Presentation on theme: "Off-Label Communications and the Public Health Presentation to the Pharmaceutical Compliance Forum November 8, 2007 Paul E. Kalb, M.D., J.D. With appreciation."— Presentation transcript:
1Off-Label Communications and the Public Health Presentation to the Pharmaceutical Compliance Forum November 8, 2007Paul E. Kalb, M.D., J.D.With appreciation for the contributions of Joan McPhee and Alan Bennett of Ropes & Gray and Dan Troy of Sidley Austin
2Overview Introduction Off-Label Prescribing is Lawful, Common and Vitally Important to the Practice of MedicineMany Government Policies and Practices Encourage Off-Label PrescribingOpen Communication of Clinical Trial Data is Essential to Public HealthCriminalizing the Dissemination of Truthful, Non-Misleading Scientific Data Threatens Public Health
4Disconnect Between FDA-Approved Labeling and State of the Art Medical Practice FDA-Approved Labeling of Drug Products Often Represents an Incomplete or Even Inaccurate Picture of the Current State of Medical Knowledge.“Science moves faster than the FDA.”Peter Barton Hutt, former FDA General CounselFDA Seeks to Add Drugs’ New Uses to Labels,Washington Post, Mar. 29, 1994
5Disconnect Between FDA-Approved Labeling and State of the Art Medical Practice Many of the most beneficial uses for approved drugs are discovered in the post-FDA approval stage.There is often a substantial time lag between scientific discoveries and FDA approval:FDA approval of supplemental drug applications takes an average of more than two yearsBy the time of approval for a new use of a drug, two-thirds of medical journal articles regarding that use have already been publishedNew uses are recognized in U.S. Pharmacopoeia – Drug Information an average of 2½ years before FDA approval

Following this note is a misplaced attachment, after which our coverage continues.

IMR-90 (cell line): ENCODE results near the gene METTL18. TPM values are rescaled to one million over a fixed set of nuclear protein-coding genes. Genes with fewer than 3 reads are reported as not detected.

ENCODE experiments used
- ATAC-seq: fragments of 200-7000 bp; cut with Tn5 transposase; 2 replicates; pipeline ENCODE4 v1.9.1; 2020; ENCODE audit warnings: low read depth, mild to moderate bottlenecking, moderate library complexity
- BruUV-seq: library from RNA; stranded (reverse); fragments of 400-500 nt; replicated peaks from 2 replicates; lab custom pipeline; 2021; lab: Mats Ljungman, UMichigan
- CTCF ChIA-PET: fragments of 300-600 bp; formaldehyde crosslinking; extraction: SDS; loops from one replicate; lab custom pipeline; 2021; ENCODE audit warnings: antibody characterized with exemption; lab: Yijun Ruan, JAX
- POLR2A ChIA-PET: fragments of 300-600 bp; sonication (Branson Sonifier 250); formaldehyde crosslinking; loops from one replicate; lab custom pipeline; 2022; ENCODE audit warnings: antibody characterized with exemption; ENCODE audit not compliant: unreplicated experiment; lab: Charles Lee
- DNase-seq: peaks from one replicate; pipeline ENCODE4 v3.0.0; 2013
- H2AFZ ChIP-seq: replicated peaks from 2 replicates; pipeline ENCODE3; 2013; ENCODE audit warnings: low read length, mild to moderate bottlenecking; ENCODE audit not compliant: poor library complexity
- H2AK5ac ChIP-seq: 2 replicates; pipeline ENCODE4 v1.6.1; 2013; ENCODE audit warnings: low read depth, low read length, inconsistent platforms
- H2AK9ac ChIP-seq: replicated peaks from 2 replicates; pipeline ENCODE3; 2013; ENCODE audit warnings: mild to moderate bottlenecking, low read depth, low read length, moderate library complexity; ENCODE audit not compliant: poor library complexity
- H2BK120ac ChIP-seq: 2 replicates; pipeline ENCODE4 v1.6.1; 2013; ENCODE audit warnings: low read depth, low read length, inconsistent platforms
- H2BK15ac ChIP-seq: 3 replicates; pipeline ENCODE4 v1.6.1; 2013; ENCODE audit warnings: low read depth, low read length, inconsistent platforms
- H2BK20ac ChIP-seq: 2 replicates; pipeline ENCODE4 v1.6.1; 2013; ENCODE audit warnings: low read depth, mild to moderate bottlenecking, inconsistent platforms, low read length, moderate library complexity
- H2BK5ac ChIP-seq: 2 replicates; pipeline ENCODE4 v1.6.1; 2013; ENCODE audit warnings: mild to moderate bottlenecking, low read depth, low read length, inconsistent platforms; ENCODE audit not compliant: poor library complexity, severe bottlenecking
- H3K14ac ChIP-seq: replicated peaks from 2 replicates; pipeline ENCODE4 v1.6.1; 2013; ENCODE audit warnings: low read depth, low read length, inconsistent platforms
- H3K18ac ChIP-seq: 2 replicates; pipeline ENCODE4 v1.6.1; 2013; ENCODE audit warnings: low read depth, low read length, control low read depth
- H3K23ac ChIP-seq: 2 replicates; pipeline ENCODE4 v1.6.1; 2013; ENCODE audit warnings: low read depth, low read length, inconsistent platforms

6Many medically accepted off-label uses never become FDA-approved uses Disconnect Between FDA-Approved Labeling and State of the Art Medical PracticeMany medically accepted off-label uses never become FDA-approved usesThere is frequently no rational economic incentive to seek supplemental approval for new uses late in a drug’s patent lifeFor certain diseases, it may be difficult, if not impossible, to find patients willing to participate in the large, randomized clinical trials required to obtain FDA approval for a new use
72. Off-Label Prescribing is Lawful, Common, and Vitally Important to the Practice of Medicine
8Off-Label Prescribing is Lawful, Common and Vitally Important to the Practice of Medicine Physicians may lawfully prescribe FDA-approved drugs for any use consistent with available scientific data and appropriate medical practice“[A] physician may, as part of the practice of medicine, lawfully prescribe a different dosage for his patient, or may otherwise vary the conditions of use from those approved in the package insert.”37 Fed. Reg Aug. 15, 1972